Europe seems to have been caught giving a nod and a wink in the dark to the CIA policy referred to in media circles as ‘extraordinary rendition’.
Fourteen European states colluded with the CIA in secret US flights ferrying terror suspects around the world, according a report published last week by Europe’s human rights watchdog.
The Council of Europe report states that the policy practiced by the CIA, which has become known as “extraordinary rendition”, could operate only with “the intentional or grossly negligent collusion of the European partners”.
Extraordinary rendition involves seizing terror suspects and taking them to third countries without court approval. There have been allegations some were tortured.
At the end of last year we made a documentary on extraordinary rendition. We discovered there appeared to be evidence that the Europeans knew more than they were letting on about the seizure and transport of citizens or suspects on their soil.
We filmed in Milan where in February 2003 an Egyptian terror suspect, known as
Abu Omar, was abducted as he walked down a street in the middle of the day. A witness saw 3 or 4 men bundle him into the back of a van which then drove off. It is believed Abu Omar was spirited away to Egypt where he was imprisoned and tortured.
Italian investigators conducted an investigation and ordered the arrest of 22 people they suspect are CIA agents who carried out the abduction.
The Italian government has consistently denied any complicity in Abu Omar’s abduction.
But this does not fit with the version of events described by former CIA analyst Michael Scheuer — widely regarded as the creator of the rendition policy in its current form. Scheuer has stated that the head of Italy’s SISMI military secret service authorized the abduction of Abu Omar. Scheuer told us in an on-camera interview: “The operation was approved by the Italians and probably requested by the Italians.”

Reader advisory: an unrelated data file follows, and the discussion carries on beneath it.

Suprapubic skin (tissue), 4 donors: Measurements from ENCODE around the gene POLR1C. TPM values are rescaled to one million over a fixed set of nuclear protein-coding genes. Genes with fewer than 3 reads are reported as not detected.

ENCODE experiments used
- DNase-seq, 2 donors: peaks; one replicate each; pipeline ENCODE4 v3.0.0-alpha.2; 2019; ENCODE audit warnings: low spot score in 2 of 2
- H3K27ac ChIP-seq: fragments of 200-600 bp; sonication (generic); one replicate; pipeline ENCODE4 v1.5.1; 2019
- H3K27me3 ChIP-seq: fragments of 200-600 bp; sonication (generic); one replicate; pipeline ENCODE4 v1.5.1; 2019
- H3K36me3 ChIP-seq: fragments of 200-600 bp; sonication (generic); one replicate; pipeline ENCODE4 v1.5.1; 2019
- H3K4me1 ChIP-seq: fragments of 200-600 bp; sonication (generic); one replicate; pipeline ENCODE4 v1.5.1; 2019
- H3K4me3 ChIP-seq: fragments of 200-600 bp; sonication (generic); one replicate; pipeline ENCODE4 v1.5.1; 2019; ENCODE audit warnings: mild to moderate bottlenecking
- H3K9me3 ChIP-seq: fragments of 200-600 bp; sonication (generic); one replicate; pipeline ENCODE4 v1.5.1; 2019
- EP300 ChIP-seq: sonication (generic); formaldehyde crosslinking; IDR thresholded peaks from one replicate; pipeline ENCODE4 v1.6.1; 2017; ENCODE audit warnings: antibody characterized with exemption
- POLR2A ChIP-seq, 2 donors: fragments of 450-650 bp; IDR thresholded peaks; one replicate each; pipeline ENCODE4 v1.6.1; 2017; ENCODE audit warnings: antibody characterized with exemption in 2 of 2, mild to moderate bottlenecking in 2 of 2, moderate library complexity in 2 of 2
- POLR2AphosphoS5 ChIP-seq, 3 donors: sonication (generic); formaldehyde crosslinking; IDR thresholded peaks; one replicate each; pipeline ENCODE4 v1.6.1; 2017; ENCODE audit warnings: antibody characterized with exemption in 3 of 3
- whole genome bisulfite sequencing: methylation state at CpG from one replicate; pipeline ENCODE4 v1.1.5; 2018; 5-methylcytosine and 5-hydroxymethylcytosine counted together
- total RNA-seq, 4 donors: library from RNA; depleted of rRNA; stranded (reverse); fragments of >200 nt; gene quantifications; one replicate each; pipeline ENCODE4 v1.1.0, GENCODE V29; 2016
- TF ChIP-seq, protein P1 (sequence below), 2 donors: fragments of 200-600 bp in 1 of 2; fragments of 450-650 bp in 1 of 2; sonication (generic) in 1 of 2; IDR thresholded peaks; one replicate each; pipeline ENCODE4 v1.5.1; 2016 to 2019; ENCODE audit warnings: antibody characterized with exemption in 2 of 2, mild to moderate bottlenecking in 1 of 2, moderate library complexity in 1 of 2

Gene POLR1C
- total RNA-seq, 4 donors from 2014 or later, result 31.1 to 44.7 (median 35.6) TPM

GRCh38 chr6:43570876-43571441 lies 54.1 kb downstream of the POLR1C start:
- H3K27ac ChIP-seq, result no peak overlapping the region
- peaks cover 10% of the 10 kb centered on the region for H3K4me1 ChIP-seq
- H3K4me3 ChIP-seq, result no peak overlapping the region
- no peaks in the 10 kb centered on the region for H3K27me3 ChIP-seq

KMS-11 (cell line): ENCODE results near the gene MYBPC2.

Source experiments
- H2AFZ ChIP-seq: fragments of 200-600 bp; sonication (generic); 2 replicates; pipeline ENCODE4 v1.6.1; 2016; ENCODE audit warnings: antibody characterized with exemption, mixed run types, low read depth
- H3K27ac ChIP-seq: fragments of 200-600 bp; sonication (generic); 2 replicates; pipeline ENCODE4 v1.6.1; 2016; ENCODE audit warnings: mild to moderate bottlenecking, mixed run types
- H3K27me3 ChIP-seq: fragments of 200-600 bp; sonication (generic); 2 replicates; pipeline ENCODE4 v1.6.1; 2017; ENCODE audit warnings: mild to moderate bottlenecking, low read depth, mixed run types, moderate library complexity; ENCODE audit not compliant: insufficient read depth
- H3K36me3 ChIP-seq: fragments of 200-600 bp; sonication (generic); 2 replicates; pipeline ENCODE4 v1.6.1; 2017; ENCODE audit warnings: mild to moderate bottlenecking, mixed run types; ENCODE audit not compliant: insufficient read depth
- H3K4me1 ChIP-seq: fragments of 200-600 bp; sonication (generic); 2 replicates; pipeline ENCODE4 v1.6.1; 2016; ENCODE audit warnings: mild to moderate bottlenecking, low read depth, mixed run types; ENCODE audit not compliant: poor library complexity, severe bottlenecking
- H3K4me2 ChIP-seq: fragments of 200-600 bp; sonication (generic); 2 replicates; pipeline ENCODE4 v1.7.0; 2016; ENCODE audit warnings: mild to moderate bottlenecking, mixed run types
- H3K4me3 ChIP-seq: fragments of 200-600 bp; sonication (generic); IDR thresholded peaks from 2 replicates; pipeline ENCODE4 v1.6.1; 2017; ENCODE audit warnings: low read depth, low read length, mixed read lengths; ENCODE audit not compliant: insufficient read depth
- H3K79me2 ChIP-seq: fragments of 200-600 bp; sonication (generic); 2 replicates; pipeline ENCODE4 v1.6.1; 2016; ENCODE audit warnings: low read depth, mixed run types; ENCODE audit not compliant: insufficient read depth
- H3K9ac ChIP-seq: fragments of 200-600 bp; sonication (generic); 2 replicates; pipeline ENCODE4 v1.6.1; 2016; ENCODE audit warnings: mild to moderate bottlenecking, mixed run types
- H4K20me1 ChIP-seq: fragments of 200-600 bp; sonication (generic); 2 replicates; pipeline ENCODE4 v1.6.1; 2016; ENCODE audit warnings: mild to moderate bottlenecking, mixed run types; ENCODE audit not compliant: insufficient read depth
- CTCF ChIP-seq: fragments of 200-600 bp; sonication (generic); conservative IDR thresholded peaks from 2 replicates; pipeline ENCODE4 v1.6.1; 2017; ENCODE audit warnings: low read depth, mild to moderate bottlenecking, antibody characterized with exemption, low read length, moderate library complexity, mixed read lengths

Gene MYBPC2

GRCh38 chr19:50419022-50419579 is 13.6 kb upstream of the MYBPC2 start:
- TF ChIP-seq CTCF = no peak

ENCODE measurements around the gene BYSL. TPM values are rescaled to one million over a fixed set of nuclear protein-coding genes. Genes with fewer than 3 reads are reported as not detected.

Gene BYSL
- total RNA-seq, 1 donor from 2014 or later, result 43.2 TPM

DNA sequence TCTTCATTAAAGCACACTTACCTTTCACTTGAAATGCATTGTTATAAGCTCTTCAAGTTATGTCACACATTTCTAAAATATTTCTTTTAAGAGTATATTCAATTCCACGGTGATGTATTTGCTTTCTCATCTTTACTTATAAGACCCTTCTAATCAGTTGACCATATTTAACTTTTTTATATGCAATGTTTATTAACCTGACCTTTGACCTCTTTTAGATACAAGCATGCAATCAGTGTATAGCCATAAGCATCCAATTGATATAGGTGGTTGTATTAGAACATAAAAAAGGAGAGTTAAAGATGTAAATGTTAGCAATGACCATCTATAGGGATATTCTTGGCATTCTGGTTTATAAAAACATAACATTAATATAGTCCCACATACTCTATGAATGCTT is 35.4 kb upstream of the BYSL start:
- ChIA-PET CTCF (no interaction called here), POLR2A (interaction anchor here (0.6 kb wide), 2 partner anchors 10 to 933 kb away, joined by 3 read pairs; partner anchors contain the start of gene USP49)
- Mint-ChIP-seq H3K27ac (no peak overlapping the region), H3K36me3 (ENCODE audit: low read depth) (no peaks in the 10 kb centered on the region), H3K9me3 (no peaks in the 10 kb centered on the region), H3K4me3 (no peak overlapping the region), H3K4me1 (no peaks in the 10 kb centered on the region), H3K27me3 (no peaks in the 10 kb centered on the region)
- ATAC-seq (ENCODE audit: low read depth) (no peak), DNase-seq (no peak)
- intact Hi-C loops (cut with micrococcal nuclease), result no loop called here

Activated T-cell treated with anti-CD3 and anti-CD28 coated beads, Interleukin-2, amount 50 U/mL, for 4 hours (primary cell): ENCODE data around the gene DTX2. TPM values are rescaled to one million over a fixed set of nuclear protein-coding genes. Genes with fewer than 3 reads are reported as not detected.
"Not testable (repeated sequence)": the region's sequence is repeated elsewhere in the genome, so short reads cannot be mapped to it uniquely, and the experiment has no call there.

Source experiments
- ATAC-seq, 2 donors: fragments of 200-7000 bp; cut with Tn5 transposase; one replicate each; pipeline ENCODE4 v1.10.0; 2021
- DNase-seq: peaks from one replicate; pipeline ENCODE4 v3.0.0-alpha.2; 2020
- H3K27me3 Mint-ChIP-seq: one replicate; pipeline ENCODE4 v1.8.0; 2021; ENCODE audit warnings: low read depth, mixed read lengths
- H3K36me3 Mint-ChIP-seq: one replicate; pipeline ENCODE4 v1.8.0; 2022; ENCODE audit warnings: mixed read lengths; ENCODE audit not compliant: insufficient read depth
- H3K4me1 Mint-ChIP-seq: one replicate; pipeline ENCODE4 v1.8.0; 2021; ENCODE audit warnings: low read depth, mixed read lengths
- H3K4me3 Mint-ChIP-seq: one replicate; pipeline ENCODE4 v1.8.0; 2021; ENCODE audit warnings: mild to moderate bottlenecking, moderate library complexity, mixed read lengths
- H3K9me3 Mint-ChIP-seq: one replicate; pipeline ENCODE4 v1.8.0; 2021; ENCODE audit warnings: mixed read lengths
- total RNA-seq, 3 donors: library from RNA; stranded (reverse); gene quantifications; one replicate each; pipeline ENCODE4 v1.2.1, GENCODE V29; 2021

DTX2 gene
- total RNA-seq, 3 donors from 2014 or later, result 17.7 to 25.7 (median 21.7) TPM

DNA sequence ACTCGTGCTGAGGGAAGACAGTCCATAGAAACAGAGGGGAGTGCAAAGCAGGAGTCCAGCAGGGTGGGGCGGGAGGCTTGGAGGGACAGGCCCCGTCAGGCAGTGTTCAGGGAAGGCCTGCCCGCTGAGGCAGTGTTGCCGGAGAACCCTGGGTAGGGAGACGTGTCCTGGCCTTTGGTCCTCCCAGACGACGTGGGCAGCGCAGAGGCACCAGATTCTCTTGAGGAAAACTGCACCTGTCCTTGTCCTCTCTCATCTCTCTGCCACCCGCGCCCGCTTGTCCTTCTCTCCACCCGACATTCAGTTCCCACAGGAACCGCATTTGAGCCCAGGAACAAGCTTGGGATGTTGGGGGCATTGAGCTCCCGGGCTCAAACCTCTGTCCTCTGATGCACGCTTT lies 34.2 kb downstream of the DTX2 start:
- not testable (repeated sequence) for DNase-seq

Further suggestions of Italian complicity came from a local Milan policeman we interviewed who informed us that, prior to Abu Omar’s abduction, he had been involved in a well-planned surveillance operation of the Egyptian suspect. The policeman was surprised when an Italian magistrate suddenly stopped the surveillance operation. Just a few weeks later, Abu Omar was abducted.
“When we found out about the abduction of Abu Omar we naturally thought there had been two different plans in operation,” the policeman told us. “Our surveillance operation had been suspended because some other organization — either national or international — had already been working on the case.” The policeman told us he believed the CIA had taken over the Abu Omar case from the Italians — clearly with Italian consent.
There is also mounting evidence that Germany may have been complicit in the arrest of a German citizen called Khaled el-Masri.
Earlier this month it was reported that Germany’s external intelligence service, the BND, said it knew about the American seizure and detention of el-Masri sixteen months before the country was officially informed of his mistaken arrest.
El-Masri says he was abducted during a vacation in Macedonia on New Year’s Eve 2003 and taken weeks later to a U.S. prison facility in Afghanistan, where he said he was shackled and beaten. His crime was in having the same name as another Khaled el-Masri, a suspected Al-Qaeda member wanted by the Americans. Some months later the CIA realized they had the wrong man and he was released in a remote area in Albania.
El-Masri told us, in an exclusive interview, that during his captivity in Afghanistan he had been visited by a man called Sam. El-Masri explained that he believed Sam was a German intelligence official.
Europe has tried to distance itself from any suggestion of collusion with the Americans in their policy known as extraordinary rendition. It seems increasingly evident that there has been cooperation — however active or passive — veiled in a garb of plausible deniability. Such deniability is becoming increasingly tenuous.
Giles Trendle is the Senior Producer on Al-Jazeera’s flagship current affairs documentary programme entitled ‘Top Secret‘.